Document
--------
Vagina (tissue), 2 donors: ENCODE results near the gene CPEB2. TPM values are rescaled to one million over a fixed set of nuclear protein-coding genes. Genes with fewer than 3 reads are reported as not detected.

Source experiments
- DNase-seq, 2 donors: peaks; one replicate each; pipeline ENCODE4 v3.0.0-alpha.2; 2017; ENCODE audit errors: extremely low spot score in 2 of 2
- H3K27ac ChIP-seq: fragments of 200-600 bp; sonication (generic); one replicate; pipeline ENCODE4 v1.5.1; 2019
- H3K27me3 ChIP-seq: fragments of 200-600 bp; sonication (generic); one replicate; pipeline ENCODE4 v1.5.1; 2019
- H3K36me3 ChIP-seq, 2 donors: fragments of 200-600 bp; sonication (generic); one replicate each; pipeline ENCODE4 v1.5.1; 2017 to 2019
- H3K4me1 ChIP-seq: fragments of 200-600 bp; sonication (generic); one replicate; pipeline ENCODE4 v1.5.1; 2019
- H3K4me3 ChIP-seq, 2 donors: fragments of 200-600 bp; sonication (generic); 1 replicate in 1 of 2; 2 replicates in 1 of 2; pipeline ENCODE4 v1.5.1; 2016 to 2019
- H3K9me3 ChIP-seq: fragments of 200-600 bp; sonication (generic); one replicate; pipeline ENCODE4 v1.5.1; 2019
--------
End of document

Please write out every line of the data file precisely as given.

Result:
Vagina (tissue), 2 donors: ENCODE results near the gene CPEB2. TPM values are rescaled to one million over a fixed set of nuclear protein-coding genes. Genes with fewer than 3 reads are reported as not detected.

Source experiments
- DNase-seq, 2 donors: peaks; one replicate each; pipeline ENCODE4 v3.0.0-alpha.2; 2017; ENCODE audit errors: extremely low spot score in 2 of 2
- H3K27ac ChIP-seq: fragments of 200-600 bp; sonication (generic); one replicate; pipeline ENCODE4 v1.5.1; 2019
- H3K27me3 ChIP-seq: fragments of 200-600 bp; sonication (generic); one replicate; pipeline ENCODE4 v1.5.1; 2019
- H3K36me3 ChIP-seq, 2 donors: fragments of 200-600 bp; sonication (generic); one replicate each; pipeline ENCODE4 v1.5.1; 2017 to 2019
- H3K4me1 ChIP-seq: fragments of 200-600 bp; sonication (generic); one replicate; pipeline ENCODE4 v1.5.1; 2019
- H3K4me3 ChIP-seq, 2 donors: fragments of 200-600 bp; sonication (generic); 1 replicate in 1 of 2; 2 replicates in 1 of 2; pipeline ENCODE4 v1.5.1; 2016 to 2019
- H3K9me3 ChIP-seq: fragments of 200-600 bp; sonication (generic); one replicate; pipeline ENCODE4 v1.5.1; 2019